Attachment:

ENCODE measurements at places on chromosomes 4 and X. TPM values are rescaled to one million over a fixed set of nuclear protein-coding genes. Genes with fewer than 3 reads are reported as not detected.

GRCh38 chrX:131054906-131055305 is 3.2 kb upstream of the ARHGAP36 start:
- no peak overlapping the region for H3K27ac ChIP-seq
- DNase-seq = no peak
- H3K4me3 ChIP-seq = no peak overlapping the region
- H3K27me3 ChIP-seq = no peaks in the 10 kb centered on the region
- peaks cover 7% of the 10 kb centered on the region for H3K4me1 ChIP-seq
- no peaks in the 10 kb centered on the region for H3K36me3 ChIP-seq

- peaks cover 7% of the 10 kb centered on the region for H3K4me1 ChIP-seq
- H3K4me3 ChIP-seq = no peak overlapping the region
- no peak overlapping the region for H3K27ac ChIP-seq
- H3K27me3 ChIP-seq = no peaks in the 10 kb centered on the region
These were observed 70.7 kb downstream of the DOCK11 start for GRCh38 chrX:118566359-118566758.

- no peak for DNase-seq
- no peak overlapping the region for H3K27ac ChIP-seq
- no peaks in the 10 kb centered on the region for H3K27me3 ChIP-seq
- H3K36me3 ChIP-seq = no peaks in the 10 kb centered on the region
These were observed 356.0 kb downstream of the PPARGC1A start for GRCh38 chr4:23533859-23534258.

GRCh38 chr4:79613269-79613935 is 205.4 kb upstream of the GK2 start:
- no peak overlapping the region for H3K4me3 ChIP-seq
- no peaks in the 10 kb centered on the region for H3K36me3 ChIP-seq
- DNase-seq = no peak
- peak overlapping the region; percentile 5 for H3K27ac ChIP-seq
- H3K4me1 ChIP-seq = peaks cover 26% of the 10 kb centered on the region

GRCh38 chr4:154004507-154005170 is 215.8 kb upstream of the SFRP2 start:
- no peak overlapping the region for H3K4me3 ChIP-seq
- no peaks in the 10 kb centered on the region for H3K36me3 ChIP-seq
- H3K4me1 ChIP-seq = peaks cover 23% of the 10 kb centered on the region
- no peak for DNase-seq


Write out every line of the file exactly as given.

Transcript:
ENCODE measurements at places on chromosomes 4 and X. TPM values are rescaled to one million over a fixed set of nuclear protein-coding genes. Genes with fewer than 3 reads are reported as not detected.

GRCh38 chrX:131054906-131055305 is 3.2 kb upstream of the ARHGAP36 start:
- no peak overlapping the region for H3K27ac ChIP-seq
- DNase-seq = no peak
- H3K4me3 ChIP-seq = no peak overlapping the region
- H3K27me3 ChIP-seq = no peaks in the 10 kb centered on the region
- peaks cover 7% of the 10 kb centered on the region for H3K4me1 ChIP-seq
- no peaks in the 10 kb centered on the region for H3K36me3 ChIP-seq

- peaks cover 7% of the 10 kb centered on the region for H3K4me1 ChIP-seq
- H3K4me3 ChIP-seq = no peak overlapping the region
- no peak overlapping the region for H3K27ac ChIP-seq
- H3K27me3 ChIP-seq = no peaks in the 10 kb centered on the region
These were observed 70.7 kb downstream of the DOCK11 start for GRCh38 chrX:118566359-118566758.

- no peak for DNase-seq
- no peak overlapping the region for H3K27ac ChIP-seq
- no peaks in the 10 kb centered on the region for H3K27me3 ChIP-seq
- H3K36me3 ChIP-seq = no peaks in the 10 kb centered on the region
These were observed 356.0 kb downstream of the PPARGC1A start for GRCh38 chr4:23533859-23534258.

GRCh38 chr4:79613269-79613935 is 205.4 kb upstream of the GK2 start:
- no peak overlapping the region for H3K4me3 ChIP-seq
- no peaks in the 10 kb centered on the region for H3K36me3 ChIP-seq
- DNase-seq = no peak
- peak overlapping the region; percentile 5 for H3K27ac ChIP-seq
- H3K4me1 ChIP-seq = peaks cover 26% of the 10 kb centered on the region

GRCh38 chr4:154004507-154005170 is 215.8 kb upstream of the SFRP2 start:
- no peak overlapping the region for H3K4me3 ChIP-seq
- no peaks in the 10 kb centered on the region for H3K36me3 ChIP-seq
- H3K4me1 ChIP-seq = peaks cover 23% of the 10 kb centered on the region
- no peak for DNase-seq